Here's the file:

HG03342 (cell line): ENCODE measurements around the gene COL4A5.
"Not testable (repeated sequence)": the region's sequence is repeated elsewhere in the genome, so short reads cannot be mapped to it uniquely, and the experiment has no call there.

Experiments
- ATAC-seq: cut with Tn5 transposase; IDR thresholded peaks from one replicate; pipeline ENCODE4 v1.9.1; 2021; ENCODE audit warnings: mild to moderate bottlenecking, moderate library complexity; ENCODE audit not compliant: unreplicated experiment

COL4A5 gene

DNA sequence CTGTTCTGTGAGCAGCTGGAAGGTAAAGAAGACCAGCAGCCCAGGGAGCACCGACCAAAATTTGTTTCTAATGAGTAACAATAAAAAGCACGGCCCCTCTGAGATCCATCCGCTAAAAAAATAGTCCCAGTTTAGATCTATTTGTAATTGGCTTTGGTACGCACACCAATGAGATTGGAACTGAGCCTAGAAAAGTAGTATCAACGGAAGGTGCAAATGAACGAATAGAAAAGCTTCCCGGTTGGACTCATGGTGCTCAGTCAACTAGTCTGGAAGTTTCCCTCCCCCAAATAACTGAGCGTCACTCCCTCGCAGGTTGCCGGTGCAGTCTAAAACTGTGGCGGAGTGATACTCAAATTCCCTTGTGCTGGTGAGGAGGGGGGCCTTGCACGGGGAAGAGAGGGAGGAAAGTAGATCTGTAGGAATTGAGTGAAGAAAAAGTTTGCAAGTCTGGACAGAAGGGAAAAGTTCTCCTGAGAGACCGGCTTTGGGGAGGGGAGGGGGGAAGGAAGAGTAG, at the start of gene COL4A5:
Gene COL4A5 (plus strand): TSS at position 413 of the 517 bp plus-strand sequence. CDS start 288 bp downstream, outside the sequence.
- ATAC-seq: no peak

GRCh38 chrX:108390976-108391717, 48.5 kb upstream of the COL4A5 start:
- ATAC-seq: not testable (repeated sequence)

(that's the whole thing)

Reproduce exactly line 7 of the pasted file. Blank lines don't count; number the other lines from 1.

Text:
Gene COL4A5 (plus strand): TSS at position 413 of the 517 bp plus-strand sequence. CDS start 288 bp downstream, outside the sequence.